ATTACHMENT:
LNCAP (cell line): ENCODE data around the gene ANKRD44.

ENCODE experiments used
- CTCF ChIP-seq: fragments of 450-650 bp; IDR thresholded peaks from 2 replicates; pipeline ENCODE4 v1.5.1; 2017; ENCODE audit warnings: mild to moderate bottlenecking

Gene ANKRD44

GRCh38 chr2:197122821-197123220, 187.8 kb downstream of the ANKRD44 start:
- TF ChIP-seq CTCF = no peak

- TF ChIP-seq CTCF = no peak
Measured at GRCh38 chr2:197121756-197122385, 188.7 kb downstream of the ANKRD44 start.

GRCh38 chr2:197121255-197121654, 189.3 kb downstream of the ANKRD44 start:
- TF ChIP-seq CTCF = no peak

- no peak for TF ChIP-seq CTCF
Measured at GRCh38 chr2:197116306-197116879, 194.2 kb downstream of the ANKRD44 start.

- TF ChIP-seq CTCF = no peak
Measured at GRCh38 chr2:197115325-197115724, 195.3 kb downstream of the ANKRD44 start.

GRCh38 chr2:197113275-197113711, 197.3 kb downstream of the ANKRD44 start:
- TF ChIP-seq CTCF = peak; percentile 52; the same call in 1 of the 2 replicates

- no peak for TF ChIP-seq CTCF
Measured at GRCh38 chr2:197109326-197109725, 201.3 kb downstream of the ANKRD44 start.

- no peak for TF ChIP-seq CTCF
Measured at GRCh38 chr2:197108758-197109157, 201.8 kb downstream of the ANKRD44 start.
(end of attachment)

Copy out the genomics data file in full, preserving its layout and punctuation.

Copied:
LNCAP (cell line): ENCODE data around the gene ANKRD44.

ENCODE experiments used
- CTCF ChIP-seq: fragments of 450-650 bp; IDR thresholded peaks from 2 replicates; pipeline ENCODE4 v1.5.1; 2017; ENCODE audit warnings: mild to moderate bottlenecking

Gene ANKRD44

GRCh38 chr2:197122821-197123220, 187.8 kb downstream of the ANKRD44 start:
- TF ChIP-seq CTCF = no peak

- TF ChIP-seq CTCF = no peak
Measured at GRCh38 chr2:197121756-197122385, 188.7 kb downstream of the ANKRD44 start.

GRCh38 chr2:197121255-197121654, 189.3 kb downstream of the ANKRD44 start:
- TF ChIP-seq CTCF = no peak

- no peak for TF ChIP-seq CTCF
Measured at GRCh38 chr2:197116306-197116879, 194.2 kb downstream of the ANKRD44 start.

- TF ChIP-seq CTCF = no peak
Measured at GRCh38 chr2:197115325-197115724, 195.3 kb downstream of the ANKRD44 start.

GRCh38 chr2:197113275-197113711, 197.3 kb downstream of the ANKRD44 start:
- TF ChIP-seq CTCF = peak; percentile 52; the same call in 1 of the 2 replicates

- no peak for TF ChIP-seq CTCF
Measured at GRCh38 chr2:197109326-197109725, 201.3 kb downstream of the ANKRD44 start.

- no peak for TF ChIP-seq CTCF
Measured at GRCh38 chr2:197108758-197109157, 201.8 kb downstream of the ANKRD44 start.